Pictures: Chocolate Cupcakes with creamy chocolate frosting, topped with Hershey Kisses (header). Strawberry Cupcakes, Entrepreneur Malila Smiley, Strawberry Cheesecake
Cupcakes, cake pops, and cheesecakes
Written by William Bryant Rozier
13-year-old Lane Middle Schooler Malila Smiley’s dream in the 5th grade was to be a cupcake maker and that’s what she is; she was inspired to act by a YouTuber. Her dad pushed her to just do it right then (in 2016) to get a head start in the business world; inevitably, she would be doing some profession that required those skillsets.
Smiley’s business, Dreamie Pastries was started with a box of cake mix and with recipes she pulled from a recipe book gifted one year for Christmas. “I found it was more fun as I started to do it,” she said.
She cooks everything at home by herself and sells them on her Facebook page @ Dreamie Pastries; she usually gets orders every two to three weeks and will post deals on the regular. Her menu is a long pillar of combinations. There’s chocolate but there’s also chocolate sour cream and chocolate orange. There’s a chai latte and orange soda (no peach soda though), and Pepsi and Root beer (no Coke either). “I only picked stuff I like or what I think other people like,” Smiley said.
On paper, you wouldn’t think these amalgams would work together. “She has a creative mind, an artist at heart,” said her mom, Aisha Smiley. Her daughter has won awards for her ability to mix colors together “and that does carry over into her baking.” Mom would know. Smiley’s first line of critical reception is her family. The closest people to an entrepreneur can be the hardest critics because they’ve seen all your hiccups. Once you get past your family’s goal-line defense (and they loved the cupcakes), the rest is less arduous. Smiley’s first customer outside her father, a teacher co-worker of her father’s, helped spread the great word about the cupcakes.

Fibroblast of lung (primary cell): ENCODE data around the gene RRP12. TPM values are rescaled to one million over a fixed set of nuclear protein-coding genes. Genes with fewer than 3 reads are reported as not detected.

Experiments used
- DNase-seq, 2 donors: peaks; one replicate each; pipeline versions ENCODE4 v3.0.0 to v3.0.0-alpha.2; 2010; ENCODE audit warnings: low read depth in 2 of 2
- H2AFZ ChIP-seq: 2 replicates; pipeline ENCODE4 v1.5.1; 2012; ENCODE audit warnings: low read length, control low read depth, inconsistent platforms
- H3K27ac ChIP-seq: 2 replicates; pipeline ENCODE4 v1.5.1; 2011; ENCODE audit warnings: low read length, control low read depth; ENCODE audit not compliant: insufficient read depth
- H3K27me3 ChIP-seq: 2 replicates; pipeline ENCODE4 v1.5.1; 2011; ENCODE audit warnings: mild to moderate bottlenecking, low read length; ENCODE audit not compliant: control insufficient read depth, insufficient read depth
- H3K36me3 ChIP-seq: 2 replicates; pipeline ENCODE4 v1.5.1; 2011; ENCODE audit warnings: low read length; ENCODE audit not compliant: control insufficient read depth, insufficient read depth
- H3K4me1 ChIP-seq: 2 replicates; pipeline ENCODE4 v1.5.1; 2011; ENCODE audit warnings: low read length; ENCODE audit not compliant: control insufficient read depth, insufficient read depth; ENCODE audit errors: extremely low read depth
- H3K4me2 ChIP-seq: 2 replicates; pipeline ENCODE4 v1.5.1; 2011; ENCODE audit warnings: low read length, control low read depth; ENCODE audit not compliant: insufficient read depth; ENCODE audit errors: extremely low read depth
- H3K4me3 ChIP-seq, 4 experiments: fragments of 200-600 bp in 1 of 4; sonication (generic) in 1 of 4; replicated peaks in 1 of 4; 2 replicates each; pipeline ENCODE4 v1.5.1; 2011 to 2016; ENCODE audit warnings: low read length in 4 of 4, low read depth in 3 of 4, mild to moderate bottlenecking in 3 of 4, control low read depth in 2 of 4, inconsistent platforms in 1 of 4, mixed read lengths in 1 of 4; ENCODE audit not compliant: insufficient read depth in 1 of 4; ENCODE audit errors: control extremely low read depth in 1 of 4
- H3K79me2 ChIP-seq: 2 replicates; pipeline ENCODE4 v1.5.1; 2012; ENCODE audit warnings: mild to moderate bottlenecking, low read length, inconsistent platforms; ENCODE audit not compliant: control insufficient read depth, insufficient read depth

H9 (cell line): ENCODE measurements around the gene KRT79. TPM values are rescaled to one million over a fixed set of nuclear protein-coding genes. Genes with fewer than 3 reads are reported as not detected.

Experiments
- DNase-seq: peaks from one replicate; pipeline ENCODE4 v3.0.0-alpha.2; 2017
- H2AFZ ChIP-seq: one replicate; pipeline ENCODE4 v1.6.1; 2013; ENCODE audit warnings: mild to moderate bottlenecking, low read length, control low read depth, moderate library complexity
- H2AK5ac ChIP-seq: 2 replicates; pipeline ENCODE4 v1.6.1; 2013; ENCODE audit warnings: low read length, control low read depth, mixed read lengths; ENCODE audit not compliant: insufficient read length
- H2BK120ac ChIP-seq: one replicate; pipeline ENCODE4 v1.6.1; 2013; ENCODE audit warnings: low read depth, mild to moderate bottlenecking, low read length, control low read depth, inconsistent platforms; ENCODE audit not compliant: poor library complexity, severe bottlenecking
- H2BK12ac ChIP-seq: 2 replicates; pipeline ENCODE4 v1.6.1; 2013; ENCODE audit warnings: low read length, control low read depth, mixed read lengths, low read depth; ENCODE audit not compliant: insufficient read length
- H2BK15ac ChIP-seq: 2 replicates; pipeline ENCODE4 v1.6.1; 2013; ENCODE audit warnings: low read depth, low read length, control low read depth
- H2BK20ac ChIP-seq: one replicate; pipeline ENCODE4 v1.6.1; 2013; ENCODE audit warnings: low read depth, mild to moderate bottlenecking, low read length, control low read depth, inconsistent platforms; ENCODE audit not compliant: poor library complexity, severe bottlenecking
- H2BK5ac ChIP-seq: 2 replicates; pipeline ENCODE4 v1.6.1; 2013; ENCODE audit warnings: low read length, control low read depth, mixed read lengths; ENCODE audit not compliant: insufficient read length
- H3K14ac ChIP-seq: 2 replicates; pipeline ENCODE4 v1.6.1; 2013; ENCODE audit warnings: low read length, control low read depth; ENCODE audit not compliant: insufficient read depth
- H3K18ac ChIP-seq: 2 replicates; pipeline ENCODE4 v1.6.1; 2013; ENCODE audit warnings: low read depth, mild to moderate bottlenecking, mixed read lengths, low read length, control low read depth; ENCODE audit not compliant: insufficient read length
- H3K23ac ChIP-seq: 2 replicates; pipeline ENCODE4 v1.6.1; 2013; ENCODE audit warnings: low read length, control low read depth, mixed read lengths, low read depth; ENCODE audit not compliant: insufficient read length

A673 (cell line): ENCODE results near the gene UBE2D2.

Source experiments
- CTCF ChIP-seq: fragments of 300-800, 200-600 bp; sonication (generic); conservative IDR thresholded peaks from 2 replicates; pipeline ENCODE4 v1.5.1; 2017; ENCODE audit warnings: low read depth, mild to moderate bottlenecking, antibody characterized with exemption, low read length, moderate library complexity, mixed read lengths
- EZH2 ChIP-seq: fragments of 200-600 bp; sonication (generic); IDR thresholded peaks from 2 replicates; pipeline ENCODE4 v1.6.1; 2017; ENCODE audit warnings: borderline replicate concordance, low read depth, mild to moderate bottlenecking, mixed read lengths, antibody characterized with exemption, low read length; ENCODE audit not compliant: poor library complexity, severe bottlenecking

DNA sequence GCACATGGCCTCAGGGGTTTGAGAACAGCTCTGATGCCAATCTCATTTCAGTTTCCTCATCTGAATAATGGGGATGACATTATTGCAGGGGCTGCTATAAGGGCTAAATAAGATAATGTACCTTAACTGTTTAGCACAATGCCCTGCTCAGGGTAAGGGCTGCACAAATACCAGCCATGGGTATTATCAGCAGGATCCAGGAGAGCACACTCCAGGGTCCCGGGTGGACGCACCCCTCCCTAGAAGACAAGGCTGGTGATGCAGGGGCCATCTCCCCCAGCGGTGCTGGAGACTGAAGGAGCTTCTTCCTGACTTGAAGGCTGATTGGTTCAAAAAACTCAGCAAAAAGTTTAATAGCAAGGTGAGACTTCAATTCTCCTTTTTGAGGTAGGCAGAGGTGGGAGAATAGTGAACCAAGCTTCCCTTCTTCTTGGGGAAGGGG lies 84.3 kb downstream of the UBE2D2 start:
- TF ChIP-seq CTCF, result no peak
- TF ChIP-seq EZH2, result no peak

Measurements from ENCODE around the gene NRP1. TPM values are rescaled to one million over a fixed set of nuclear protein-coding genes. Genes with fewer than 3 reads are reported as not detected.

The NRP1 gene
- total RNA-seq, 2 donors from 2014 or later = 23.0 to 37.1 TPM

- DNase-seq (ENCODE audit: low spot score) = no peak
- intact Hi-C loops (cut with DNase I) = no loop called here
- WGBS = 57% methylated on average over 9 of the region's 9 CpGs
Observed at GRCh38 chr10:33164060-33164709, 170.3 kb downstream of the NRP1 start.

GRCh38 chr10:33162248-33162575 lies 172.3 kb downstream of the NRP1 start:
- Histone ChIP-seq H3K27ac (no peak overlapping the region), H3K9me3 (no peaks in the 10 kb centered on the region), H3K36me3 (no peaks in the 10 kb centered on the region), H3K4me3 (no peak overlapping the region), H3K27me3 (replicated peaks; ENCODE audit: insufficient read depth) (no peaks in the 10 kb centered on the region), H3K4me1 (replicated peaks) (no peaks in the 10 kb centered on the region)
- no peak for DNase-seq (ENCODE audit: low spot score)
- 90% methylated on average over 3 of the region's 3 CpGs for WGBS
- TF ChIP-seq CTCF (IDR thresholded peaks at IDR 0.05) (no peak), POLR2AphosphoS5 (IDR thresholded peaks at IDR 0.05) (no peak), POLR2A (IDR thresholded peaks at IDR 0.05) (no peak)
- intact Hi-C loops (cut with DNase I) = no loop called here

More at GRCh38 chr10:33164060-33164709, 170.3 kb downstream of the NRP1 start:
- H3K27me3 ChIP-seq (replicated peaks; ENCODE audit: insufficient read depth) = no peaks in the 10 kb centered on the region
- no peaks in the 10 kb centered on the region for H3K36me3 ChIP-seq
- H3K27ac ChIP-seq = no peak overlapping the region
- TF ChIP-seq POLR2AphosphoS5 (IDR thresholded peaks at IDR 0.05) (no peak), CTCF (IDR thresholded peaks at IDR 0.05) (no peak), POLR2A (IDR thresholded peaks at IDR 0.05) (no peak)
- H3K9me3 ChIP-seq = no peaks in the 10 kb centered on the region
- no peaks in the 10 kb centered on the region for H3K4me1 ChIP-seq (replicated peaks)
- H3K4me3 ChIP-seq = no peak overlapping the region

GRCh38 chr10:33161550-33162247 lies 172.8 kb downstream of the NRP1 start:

All of her friends “do sports,” Smiley, said so she’s the lone wolf. But she’s not on an island. She hangs with them enough to feel included and a part of the human experience. I asked her if she experiences the loneliness of the oddball, and she said no before I had a chance to cap my sentence with a period.
Almost all of Smiley’s marketing comes by word-of-mouth. Smiley at age 13 can’t be out there too much because there are obvious concerns about safety. Dreamie Pastries’ delivery option means Smiley will meet a customer at a public place like Starbucks and a lot of her corporate clients (public institutions) include churches and small organizations wanting something sweet and accessibly creative for a party or meeting.
Smiley used to do most of her business during breaks from school but business has been escalating to the point that she’s baking during the school year, when it doesn’t interfere with her book learning. Long term, she wants to get into interior designer and pharmacy, and it’s easy to see how the idea to work those professions can come from cake baking: “designing” medication or a living room. Both need the ability to coalesce disparate “ingredients” into a uniformed idea. And Smiley can say she’s been in the game since the 5th grade.
Her immediate goals are to grow her pastry business so big and so frequent that by the time she can driver herself to her deliveries, she’ll be doing Dreamie Pastries as her part-time high school job. She’ll be baking, reading about baking, trying new combinations until that happens. She’s naturally curious. “I’m a natural learner for a lot of things,” Smiley said. I believe her.
Facebook: Dreamie Pastries